Memoirs of Sir Wemyss Reid 1842-1885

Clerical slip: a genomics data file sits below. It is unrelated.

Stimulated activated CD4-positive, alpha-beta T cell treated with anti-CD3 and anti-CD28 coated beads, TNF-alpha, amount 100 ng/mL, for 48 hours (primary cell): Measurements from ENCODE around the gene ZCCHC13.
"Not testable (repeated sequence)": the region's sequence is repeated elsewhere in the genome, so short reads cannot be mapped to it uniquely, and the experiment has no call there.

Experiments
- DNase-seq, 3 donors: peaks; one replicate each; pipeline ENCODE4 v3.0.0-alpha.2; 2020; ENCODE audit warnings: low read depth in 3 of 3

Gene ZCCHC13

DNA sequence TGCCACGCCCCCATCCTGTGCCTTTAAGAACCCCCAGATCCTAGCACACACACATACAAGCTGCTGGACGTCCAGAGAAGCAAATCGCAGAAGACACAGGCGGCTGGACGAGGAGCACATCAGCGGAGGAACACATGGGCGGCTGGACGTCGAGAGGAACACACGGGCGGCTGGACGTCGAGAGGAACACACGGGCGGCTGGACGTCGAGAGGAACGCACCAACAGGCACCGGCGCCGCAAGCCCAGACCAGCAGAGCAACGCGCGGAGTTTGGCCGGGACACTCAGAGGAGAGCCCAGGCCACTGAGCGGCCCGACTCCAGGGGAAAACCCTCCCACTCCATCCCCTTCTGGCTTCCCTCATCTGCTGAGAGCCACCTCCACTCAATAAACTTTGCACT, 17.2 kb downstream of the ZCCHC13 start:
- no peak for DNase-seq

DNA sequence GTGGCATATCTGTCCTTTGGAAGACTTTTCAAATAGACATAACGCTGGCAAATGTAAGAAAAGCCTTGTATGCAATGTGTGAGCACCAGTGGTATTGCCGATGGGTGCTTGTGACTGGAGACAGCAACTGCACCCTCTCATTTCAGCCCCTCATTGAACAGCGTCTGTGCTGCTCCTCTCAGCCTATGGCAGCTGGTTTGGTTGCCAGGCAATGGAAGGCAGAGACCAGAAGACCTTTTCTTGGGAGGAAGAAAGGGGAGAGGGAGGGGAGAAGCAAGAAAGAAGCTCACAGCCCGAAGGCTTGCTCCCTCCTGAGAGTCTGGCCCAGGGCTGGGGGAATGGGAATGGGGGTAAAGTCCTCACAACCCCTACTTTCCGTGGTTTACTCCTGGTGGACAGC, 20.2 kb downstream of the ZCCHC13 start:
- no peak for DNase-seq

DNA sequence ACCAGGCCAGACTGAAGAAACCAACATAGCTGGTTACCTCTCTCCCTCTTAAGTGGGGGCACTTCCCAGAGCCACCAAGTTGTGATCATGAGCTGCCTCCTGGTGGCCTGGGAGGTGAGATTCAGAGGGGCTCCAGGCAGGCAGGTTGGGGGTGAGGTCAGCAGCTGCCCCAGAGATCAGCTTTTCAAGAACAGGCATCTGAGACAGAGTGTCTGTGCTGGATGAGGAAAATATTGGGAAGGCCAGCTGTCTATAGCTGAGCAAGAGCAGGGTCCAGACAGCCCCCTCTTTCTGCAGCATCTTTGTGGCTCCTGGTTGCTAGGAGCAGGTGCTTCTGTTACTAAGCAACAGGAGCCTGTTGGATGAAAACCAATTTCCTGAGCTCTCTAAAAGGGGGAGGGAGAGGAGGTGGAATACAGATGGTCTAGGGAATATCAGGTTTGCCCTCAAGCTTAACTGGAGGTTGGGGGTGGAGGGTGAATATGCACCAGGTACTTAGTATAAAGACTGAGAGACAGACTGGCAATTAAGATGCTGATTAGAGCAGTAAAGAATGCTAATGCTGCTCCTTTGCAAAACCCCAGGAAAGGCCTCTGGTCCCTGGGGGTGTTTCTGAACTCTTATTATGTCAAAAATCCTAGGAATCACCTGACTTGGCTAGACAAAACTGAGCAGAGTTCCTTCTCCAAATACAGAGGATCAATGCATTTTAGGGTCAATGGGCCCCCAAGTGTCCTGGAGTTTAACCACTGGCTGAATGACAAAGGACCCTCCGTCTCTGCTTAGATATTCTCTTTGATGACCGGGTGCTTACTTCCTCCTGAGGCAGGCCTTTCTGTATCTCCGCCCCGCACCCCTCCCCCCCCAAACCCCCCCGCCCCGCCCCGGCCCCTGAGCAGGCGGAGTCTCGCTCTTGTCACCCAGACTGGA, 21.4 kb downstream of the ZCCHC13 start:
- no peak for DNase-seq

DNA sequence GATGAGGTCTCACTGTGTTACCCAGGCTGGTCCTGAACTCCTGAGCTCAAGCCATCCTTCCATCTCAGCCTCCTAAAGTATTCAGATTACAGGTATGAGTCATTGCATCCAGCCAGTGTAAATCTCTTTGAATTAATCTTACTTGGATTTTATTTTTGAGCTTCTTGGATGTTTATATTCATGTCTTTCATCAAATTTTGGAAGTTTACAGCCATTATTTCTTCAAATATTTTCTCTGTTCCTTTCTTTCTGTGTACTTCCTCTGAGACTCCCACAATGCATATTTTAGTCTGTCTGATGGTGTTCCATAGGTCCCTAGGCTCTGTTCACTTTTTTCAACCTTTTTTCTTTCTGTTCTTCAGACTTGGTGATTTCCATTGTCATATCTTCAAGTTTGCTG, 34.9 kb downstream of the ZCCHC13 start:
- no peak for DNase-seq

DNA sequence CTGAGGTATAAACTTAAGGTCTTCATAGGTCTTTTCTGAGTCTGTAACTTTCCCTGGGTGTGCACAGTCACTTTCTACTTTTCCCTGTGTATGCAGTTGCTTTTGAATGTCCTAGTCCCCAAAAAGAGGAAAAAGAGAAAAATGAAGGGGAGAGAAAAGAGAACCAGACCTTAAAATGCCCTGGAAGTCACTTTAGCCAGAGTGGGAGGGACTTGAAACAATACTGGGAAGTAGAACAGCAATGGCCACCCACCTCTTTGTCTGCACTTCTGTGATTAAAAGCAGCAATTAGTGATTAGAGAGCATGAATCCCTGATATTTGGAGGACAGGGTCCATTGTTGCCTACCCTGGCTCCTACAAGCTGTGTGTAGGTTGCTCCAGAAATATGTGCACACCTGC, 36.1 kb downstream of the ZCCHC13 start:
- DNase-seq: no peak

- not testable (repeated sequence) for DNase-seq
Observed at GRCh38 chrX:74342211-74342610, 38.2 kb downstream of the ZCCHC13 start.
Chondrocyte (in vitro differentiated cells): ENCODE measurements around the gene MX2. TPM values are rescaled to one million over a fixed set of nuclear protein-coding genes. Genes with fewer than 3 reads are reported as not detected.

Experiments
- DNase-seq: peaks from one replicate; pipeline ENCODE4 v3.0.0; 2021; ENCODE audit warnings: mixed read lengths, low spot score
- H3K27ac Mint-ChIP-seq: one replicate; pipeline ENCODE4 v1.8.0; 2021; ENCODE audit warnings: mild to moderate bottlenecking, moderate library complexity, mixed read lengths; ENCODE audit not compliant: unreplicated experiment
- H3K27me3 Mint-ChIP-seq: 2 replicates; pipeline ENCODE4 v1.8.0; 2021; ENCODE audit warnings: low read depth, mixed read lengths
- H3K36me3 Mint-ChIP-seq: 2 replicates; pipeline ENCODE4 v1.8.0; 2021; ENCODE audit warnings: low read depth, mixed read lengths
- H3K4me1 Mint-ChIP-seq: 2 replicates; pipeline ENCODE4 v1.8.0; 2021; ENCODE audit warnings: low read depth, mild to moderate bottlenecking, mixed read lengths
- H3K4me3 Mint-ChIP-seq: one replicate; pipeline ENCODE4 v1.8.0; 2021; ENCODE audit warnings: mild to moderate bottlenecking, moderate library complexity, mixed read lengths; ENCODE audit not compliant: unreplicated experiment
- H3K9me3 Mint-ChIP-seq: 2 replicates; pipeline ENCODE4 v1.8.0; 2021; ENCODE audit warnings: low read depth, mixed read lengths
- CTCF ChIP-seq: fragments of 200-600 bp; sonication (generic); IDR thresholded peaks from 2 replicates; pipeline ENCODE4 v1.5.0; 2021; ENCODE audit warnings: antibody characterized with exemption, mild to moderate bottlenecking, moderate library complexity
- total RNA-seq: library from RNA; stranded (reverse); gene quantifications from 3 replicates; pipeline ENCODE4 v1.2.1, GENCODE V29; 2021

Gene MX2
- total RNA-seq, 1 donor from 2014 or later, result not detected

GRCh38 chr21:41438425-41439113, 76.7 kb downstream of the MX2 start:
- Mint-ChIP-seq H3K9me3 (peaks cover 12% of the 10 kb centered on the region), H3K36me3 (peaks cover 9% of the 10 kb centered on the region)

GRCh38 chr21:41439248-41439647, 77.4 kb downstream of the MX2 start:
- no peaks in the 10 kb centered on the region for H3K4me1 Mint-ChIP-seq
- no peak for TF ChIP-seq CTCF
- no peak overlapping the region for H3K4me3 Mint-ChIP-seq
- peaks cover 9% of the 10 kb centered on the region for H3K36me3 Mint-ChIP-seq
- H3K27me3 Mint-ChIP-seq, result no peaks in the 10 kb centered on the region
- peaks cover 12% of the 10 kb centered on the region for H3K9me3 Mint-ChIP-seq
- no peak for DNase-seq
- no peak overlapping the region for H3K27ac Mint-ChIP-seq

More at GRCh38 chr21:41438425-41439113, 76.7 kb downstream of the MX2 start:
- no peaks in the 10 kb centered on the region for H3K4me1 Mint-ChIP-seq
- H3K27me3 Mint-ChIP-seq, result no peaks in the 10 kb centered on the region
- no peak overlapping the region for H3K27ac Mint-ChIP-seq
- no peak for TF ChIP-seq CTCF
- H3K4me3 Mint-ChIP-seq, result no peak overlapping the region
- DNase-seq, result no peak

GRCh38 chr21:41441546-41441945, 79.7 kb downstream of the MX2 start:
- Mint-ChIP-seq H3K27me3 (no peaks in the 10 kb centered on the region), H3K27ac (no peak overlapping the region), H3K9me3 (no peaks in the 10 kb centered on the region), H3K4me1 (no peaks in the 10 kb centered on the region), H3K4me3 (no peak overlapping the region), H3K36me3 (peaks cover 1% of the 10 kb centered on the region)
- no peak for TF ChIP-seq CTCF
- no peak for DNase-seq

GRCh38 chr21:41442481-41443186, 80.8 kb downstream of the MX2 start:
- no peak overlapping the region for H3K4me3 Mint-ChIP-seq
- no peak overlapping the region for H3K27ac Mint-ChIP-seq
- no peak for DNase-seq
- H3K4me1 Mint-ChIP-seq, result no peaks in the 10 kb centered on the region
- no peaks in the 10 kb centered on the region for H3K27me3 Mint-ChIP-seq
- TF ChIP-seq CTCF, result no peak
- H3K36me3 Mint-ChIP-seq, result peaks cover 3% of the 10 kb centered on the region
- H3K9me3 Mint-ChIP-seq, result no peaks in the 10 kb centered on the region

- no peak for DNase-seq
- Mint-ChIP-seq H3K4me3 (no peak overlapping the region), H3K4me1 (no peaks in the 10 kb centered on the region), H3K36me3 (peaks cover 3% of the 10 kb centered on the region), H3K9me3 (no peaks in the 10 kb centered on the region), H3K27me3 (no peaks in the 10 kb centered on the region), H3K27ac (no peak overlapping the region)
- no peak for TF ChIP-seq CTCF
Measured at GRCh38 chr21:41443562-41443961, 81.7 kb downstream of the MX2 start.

Mercury, Monday, December OBITUARY. Dec 3rd - 1900 It is with deep regret to announce the death of Mr. Henry Brambles, one of the oldest of Yorkshire journalists, which occurred at his residence in Windsor, on Saturday evening, in his 75th year, after an illness of some weeks' duration. he was born at Bridlington Quay in 1826. For about thirty-five years Mr. Brambles was a value member of the literary staff of this journal, having passed through the stages of reporter and sub-editor to that of leader-writer. His was a long and varied experience of Yorkshire journalism. His connection with the Press began in the old weekly days, at Stokesley, and was continued on the "Huddersfield Chronicle," from which he passed to the "Leeds Intelligencer," and subsequently to the "Leeds Mercury," where he remained for the long period named. He served under four editors of this journal - Sir Edward Baines, Mr. T. Blackburn Baines, Sir (then Mr.) Wemyes Reid, and Mr. Talbot Baines, and enjoyed their fullest confidence and esteem. In his long career as a journalist he saw many changes - the passage of the weekly to the daily newspaper and the wonderful expansion in the collection and supply of intelligence which is now witness every twenty-four hours. No man was more jealous for the reputation of the journalist or more faithfull to the best and highest traditions of the profession. The uprightness and integrity which marked his ordinary life had also its influence on his journalistic work. His yearly holidays he devoted to travel, and in gratifying his passion he visited Switzerland, the Rhine, and France, and the playing grounds of the United Kingdom. He usually gave a description of his impressions of travel, which he had reason to know readers of the "Leeds Mercury" found of much interest. Towards the close of 1892 Mr. Brambles retired from active service, to enjoy a well-earned pension. On the occasion he was the recipient of a testimonial of respect from his colleagues. The Pressmen of the West Riding honoured him at the time by electing him an Associate of the Institute of Journalists, and in the spring of the present year he was elected an honorary member of that body. Soon after his retirement he left Leeds for the Scarborough, where he remained for a few years, and then removed to Windsor, where he died on Saturday, as already stated. The remains of Mr. Henry Brambles, for thirty-five years, a member of the literary staff of this year, whose death we announced on Monday, were laid to rest yesterday in the beautiful little burying-ground attached to the fine old Norman church of St. Andrew's, at Clewer, Windsor. The service, which was conducted by the curate of St. Andrew's, the Rev. E. A. Thorne, in the unavoidable absence of the Vicar, was attended only by relatives and intimate friends of the family, the mourners including Mr. and Mrs. Greenall, Leeds (son-in-law and daughter), and Mr. and Mrs. Nicklin, of Clifton, Bristol (son-in-law and daughter), Mr. Ward Whitehead, Leeds (brother-in-law), Councillor Clarke (ex-Mayor of Windsor), Mr. James Darville, jun., Windsor (representing his father, who is Mr. Brambles's executor), Mr. Marshall (representing the "Leeds Mercury"), and others. The wreaths sent bore the names of the family, the servant, Mr. and Mrs. Greenall, Master Frank Greenall, Mr. and Mrs. Nicklin, Mr. and Mrs. Whitehead, Mr. and Mrs. Darville and family, and another bore the inscription. "From his old colleagues of the 'Leed's Mercury.'" The coffin, which was of oak, with brass furniture, was inscribed. "Henry Brambles, died December 1st 1900, aged 74 years."